Many detail functions have their origins in the development practice at Elektrobit, and thus address specific needs of programmers, integrators and system developers. For example, visualized data always remains interlinked in different ways - if the user sets a marker in a graphic image, for example, this mark is automatically adopted and displayed in all linked charts and tables as well. As required, the analyses and depictions can be conducted at higher abstraction levels than for functions or processes, or at lower levels such as interfaces, services or objects. (Figure 2)


Figure 2. Different abstraction levels enable analyzing specific functions, processes and services within EB solys.

Currently, this agent is available for Linux, QNX, Android and Windows Embedded target systems, with others to follow.

Embedded Computing Design: What about automated monitoring and validation? This would seem critical to system analysis and error finding given the growing amount of software in vehicles.

König: Typically, in later development phases, the system analysis and error search is followed by continuous monitoring and validation of critical KPIs and processes. For this reason, the “EB solys Auto” version supports operation in batch mode, enabling its functions to be integrated in automated test environments. These also include methods for recording and visualizing KPIs such as the use of system resources, the performance of individual partial systems and hotspots and the communication between components and processes.

In this way, developers can assess the health and stability of the system, for example, or test whether certain specifications and development standards have been met, monitor performance metrics and detect trends in order to define measures at an early stage. As a result, the development processes are improved, in particular among dispersed development teams. Project managers can give their teams feedback early on and identify targeted measures in order to improve quality and stability.

An in-built script language based on the Xtend programming language designed for Java enables function extensions without the need for adaptations to the host system or to the source code of the target agent. The scripts and the gathered data can be accessed and new operating elements generated via a programming interface. Furthermore, the script API also provides methods for recording and storing KPIs in the Auto version. In order to display KPIs over a longer period of time, EB solys uses the interfaces of the technology pairing of InfluxDB (as a metrics database) and Grafana (as a dashboard).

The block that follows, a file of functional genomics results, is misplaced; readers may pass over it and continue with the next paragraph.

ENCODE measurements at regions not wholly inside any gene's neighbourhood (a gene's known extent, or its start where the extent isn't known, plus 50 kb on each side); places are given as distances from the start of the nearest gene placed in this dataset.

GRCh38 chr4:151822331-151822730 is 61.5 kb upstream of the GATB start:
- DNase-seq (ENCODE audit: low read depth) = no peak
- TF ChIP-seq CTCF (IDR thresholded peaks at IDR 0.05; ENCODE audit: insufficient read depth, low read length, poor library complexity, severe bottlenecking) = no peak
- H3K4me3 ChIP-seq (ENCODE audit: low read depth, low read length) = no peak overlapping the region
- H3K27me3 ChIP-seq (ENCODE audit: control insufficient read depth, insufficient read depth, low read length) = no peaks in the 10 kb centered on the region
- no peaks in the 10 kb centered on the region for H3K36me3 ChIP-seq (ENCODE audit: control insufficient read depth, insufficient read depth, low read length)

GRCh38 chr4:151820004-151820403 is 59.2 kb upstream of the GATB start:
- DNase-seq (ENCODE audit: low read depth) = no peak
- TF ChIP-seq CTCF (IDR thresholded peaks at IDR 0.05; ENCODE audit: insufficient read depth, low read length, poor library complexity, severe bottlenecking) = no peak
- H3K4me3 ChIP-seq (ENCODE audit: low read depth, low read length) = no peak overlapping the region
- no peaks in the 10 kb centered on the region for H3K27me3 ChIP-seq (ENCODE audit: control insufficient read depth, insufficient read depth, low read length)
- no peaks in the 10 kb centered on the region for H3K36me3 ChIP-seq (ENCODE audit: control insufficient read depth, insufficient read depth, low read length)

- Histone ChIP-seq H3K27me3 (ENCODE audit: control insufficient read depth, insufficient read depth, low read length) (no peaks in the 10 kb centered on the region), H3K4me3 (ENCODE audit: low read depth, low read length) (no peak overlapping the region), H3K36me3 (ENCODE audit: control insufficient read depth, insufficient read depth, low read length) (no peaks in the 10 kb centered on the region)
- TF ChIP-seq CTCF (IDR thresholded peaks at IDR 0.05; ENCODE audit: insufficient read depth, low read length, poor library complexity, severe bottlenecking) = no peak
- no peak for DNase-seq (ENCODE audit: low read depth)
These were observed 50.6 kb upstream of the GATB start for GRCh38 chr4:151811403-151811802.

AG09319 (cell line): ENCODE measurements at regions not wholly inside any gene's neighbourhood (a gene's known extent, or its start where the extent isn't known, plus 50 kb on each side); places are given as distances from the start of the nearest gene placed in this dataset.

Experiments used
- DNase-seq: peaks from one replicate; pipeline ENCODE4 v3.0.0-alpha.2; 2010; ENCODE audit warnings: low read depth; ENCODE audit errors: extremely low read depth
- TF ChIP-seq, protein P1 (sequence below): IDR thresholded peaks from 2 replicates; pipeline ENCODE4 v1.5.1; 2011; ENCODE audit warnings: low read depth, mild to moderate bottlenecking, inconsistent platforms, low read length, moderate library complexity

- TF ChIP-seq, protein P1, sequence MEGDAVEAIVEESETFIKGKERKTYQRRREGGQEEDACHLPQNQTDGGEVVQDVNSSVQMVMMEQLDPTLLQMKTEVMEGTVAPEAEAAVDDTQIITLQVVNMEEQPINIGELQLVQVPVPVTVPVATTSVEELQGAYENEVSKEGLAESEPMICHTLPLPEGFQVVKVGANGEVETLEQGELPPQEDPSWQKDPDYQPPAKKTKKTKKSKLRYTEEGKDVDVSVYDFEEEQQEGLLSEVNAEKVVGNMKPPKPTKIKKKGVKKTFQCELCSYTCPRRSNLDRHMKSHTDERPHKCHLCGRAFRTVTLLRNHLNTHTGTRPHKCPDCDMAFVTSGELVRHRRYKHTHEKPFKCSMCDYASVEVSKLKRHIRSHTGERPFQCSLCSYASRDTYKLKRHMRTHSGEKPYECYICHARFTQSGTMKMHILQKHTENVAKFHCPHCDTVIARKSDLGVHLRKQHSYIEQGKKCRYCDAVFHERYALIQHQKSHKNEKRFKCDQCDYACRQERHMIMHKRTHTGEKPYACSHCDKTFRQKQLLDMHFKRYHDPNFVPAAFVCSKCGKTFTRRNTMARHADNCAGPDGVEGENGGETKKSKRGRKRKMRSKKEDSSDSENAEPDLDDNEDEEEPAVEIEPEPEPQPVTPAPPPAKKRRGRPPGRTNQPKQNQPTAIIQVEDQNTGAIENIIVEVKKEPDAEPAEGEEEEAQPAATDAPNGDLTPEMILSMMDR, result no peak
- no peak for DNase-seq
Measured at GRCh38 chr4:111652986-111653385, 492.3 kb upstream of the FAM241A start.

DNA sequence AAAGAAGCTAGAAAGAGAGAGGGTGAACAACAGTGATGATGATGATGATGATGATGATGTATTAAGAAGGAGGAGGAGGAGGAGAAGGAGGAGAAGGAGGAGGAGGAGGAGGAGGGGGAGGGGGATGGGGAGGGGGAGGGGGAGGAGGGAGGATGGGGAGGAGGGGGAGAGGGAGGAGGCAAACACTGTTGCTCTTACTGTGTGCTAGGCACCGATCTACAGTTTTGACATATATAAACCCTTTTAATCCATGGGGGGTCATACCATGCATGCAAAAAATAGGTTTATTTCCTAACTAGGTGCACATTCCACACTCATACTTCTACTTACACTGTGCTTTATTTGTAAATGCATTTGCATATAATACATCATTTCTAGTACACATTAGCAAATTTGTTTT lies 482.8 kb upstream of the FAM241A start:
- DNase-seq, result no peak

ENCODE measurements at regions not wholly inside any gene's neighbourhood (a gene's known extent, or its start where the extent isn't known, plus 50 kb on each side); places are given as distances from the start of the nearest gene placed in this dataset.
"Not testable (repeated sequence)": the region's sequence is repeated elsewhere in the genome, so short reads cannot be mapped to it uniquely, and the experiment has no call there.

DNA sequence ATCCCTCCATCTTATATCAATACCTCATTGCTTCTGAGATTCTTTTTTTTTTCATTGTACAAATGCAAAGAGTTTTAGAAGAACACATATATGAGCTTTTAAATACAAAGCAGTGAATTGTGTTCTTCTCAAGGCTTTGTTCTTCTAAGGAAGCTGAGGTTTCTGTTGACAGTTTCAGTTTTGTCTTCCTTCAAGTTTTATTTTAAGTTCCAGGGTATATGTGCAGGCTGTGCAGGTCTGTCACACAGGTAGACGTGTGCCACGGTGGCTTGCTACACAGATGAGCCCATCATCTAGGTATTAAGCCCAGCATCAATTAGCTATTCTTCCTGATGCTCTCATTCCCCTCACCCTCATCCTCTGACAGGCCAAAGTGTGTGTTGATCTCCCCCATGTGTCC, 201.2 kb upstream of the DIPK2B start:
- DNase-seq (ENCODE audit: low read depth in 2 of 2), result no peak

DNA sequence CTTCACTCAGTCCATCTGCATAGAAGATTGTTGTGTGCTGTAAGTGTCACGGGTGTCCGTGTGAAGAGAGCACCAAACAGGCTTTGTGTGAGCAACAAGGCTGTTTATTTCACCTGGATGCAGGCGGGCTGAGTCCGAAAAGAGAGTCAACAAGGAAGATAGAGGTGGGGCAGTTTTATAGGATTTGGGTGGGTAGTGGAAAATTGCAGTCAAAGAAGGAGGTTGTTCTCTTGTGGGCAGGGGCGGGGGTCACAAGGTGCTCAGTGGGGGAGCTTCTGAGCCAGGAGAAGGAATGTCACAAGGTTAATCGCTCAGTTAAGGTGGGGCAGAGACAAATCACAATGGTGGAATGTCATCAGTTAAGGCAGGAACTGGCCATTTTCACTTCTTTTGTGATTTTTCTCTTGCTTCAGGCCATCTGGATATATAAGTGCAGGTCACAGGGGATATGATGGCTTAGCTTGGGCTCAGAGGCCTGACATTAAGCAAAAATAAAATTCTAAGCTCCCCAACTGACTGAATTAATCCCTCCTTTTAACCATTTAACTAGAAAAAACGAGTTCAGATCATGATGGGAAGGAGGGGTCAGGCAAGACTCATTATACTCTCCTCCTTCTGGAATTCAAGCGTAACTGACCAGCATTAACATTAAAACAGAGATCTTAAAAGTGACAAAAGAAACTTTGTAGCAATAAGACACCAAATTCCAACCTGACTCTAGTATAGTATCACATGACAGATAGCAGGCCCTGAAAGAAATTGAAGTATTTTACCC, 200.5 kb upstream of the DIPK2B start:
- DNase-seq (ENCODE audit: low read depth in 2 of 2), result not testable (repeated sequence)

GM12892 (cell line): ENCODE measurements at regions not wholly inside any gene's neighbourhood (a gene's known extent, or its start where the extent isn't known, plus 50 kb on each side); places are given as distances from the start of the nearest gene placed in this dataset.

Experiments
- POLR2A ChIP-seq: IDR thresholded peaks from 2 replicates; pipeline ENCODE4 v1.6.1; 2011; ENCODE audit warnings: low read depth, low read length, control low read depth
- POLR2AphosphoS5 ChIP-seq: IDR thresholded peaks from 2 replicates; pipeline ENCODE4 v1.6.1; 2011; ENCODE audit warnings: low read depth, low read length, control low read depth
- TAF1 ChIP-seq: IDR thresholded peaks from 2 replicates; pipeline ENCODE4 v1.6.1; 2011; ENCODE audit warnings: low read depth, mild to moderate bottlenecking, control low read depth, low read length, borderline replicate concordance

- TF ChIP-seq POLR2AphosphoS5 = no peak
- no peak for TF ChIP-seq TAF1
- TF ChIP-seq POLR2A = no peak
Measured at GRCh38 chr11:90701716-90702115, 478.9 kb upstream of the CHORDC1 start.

As a development tool aimed primarily at the auto industry, EB solys also supports the correlation of log data with geodata. This allows it to, for example, show system events in combination with a map display and, if required, recorded camera images.

Even though it is clearly rooted in the automotive market, the open architecture generally also allows it to be adapted to other markets or development environments.

Torsten Mosis studied information technology at Mannheim University of Applied Science (FH) and successfully completed his diploma thesis at Siemens VDO in Regensburg. There, he was a software developer in the vehicle navigation systems division. In 2007, he joined Harman International and supervised the reorganization of the navigation software as a software architect. He has been working in the Software Integration Systems domain at Elektrobit in Munich since 2014, and is responsible as Product Manager for the development of EB solys.

Sebastian König is a consultant and Product Owner for EB solys. He completed his studies in media and information technology at Hof University of Applied Sciences in 2008. Following this, he began to work as a software developer and project manager in the Navigation Systems domain at Elektrobit. Between 2012 and 2015, Mr König pursued other projects including the independent development of his own business idea. In 2015, he returned to Elektrobit and has been supporting the EB solys product development team in Munich.

About the Author

Brandon Lewis

Brandon Lewis, Editor-in-Chief of Embedded Computing Design, is responsible for guiding the property's content strategy, editorial direction, and engineering community engagement, which includes IoT Design, Automotive Embedded Systems, the Power Page, Industrial AI & Machine Learning, and other publications. As an experienced technical journalist, editor, and reporter with an aptitude for identifying key technologies, products, and market trends in the embedded technology sector, he enjoys covering topics that range from development kits and tools to cyber security and technology business models. Brandon received a BA in English Literature from Arizona State University, where he graduated cum laude. He can be reached by email at brandon.lewis@opensysmedia.com.